When a bard learns a Magic Secrets, it counts as a bard-spell. Of note, should they abandon any Secret-spell at later level, he can only replace it with one from the BARD list. Lord Crawford actually did rule-rulings on this, so this is clear: replacing one’s Magic Secrets is easily done, it is just somewhat unwise to do so.
Say a bard picks Find Familiar as a spell. Massive boon! For dirt cheap he can print them off as scrolls. Now who can use the scroll? Three possibilities:
This is a wizard spell on the wizard list – designed for wizards. Clearly only a wizard can use a wizard spell on the wizard list designed specifically for wizarding ways, right? So obvious: a wizard buying this spell can transcribe it into their book (with a good roll on a good day) – or simply use it and get themselves a familiar.
Any Magic Secrets spell, no matter which list it once came from, counts as a BARD spell for all intents and purposes (i.e. ‘learning, casting and recording’). Should a bard make such a scroll, any other bard can use it. A ‘secret’ no longer! But to be clear, if it IS a ‘bard’ spell, only bards could use this magic item. A wizard would not ever figure it out. A druid would have no chance. A barbarian would accidentally use this scroll as a fire-starter.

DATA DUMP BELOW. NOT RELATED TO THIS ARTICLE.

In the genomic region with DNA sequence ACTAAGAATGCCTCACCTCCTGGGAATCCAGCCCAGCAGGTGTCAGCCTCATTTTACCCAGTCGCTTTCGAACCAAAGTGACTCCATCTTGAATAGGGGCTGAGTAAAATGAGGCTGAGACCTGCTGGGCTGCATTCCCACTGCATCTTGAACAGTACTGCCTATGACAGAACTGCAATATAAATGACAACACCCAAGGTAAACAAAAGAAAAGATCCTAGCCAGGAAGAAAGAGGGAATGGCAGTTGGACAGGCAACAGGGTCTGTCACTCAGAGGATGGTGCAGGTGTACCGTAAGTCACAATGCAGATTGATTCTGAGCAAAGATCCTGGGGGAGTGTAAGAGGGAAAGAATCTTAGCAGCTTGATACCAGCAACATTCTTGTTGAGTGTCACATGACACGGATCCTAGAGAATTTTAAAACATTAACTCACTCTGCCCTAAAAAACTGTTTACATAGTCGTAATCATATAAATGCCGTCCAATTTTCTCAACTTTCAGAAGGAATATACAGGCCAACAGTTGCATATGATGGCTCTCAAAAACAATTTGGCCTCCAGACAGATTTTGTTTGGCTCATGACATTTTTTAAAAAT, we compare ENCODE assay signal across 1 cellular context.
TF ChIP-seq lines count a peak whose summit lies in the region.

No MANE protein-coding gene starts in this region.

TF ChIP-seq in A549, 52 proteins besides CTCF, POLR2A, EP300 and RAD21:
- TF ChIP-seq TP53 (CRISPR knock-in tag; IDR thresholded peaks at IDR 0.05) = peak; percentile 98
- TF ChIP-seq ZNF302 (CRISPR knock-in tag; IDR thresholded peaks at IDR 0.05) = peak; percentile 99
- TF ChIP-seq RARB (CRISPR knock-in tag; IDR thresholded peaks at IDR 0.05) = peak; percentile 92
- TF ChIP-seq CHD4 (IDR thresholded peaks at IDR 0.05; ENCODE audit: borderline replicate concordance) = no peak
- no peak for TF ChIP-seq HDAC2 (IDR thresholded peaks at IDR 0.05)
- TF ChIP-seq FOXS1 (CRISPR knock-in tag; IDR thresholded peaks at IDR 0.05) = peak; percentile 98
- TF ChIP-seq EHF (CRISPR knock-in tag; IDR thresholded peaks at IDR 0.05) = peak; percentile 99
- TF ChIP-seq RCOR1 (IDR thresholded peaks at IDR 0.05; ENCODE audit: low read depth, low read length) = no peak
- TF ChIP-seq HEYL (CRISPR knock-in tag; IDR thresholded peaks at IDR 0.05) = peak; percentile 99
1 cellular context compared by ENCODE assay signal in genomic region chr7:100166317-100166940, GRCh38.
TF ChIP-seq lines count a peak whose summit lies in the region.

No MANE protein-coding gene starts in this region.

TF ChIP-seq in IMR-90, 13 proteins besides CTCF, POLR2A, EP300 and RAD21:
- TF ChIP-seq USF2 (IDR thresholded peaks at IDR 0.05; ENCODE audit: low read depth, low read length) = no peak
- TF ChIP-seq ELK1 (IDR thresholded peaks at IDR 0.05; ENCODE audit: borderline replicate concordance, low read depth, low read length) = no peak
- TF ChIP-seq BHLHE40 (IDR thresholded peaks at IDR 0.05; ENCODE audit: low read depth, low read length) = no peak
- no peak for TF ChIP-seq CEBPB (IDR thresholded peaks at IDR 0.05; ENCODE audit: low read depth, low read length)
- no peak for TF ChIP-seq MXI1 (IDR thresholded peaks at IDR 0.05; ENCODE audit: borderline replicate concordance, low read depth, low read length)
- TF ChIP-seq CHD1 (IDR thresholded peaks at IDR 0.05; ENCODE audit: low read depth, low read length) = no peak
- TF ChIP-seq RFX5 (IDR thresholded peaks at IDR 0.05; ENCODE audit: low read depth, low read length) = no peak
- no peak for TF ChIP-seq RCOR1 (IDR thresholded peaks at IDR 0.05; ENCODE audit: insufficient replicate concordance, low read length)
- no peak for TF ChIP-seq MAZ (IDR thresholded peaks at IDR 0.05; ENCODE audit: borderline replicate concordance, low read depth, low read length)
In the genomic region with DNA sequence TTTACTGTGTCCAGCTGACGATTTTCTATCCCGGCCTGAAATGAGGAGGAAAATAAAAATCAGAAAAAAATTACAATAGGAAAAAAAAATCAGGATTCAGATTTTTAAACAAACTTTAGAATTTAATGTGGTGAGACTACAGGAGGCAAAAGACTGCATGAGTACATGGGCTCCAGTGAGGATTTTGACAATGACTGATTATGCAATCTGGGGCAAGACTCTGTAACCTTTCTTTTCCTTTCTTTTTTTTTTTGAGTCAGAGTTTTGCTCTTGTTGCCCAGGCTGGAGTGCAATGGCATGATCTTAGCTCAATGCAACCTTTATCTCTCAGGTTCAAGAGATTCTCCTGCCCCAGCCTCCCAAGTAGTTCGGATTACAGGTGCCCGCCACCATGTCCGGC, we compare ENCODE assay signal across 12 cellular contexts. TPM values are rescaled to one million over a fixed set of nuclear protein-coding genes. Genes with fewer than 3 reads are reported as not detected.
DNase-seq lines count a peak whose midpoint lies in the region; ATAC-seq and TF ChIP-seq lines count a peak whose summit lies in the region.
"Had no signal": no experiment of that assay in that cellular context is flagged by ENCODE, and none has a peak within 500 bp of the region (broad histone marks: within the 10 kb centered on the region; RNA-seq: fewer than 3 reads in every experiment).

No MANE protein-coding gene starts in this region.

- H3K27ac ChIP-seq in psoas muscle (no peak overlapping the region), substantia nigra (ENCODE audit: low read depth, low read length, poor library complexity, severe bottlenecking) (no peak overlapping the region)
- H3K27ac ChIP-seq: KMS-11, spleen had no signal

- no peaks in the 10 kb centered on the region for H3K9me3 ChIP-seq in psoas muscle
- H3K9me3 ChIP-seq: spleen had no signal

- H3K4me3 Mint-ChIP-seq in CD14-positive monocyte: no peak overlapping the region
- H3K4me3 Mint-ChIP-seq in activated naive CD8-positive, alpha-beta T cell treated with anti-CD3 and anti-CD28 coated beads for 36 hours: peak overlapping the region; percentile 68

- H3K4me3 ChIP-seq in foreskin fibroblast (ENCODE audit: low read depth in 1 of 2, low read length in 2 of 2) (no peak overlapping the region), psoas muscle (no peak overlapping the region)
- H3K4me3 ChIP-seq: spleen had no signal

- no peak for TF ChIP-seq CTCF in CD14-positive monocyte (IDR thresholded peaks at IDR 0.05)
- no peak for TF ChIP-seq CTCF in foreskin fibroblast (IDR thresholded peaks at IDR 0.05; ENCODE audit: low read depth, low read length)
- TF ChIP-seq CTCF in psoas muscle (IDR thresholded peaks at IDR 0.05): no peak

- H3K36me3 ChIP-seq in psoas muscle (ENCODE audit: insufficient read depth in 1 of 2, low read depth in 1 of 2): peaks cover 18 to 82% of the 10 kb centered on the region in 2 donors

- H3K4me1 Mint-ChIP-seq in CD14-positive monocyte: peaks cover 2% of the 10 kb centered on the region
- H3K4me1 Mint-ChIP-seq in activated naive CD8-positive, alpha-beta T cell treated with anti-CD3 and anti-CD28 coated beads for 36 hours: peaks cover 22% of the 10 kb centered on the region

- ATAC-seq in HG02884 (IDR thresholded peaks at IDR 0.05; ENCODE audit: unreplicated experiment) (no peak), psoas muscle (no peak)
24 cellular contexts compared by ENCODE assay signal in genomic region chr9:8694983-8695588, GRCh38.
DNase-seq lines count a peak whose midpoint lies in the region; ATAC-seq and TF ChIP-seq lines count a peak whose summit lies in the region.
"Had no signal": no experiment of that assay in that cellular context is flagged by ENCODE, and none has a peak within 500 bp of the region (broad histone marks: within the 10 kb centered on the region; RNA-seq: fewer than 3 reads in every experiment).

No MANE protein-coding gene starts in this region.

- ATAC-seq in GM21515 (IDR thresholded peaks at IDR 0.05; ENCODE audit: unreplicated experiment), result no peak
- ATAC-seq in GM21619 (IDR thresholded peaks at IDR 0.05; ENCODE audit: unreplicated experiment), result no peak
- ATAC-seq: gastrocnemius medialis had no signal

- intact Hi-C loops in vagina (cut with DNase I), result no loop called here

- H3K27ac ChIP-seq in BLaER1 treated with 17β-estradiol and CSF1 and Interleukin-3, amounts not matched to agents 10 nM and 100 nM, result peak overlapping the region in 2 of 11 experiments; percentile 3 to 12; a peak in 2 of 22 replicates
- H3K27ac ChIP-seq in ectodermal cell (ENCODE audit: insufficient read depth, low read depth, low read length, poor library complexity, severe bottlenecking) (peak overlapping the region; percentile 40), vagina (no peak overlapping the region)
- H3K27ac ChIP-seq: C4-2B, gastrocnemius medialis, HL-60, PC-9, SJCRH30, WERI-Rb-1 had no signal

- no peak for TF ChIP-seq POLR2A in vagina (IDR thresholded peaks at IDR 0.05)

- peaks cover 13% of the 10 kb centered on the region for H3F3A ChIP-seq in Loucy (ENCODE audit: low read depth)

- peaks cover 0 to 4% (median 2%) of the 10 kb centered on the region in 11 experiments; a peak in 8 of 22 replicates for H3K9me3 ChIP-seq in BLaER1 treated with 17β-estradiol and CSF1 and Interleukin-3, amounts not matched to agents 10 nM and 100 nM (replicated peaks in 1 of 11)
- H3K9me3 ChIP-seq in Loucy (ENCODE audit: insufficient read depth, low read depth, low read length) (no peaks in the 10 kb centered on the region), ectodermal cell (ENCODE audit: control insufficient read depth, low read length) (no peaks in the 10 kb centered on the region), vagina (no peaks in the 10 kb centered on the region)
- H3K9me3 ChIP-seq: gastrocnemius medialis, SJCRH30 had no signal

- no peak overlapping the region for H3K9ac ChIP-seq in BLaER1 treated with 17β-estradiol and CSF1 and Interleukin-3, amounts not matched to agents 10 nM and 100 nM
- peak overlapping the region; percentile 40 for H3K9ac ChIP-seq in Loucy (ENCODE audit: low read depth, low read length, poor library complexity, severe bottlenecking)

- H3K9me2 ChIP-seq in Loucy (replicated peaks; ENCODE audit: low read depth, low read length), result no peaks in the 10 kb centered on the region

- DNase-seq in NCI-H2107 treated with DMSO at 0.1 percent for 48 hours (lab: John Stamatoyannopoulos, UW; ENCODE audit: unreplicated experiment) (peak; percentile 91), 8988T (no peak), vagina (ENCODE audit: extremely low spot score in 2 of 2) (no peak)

You can use any scroll if the spell is on your class list. So almost anyone can use that Charm Person scroll. Thus, the bard writing such a scroll cannot even use it themselves. Imagine the ignominy with scribing any Magic Secret: ‘I cannot read any of what i just wrote down.’
The third one sounds the least fun and least logical, so probably that one. If this is a repeat of a previous question, please allow me to delete this / i did search before posting.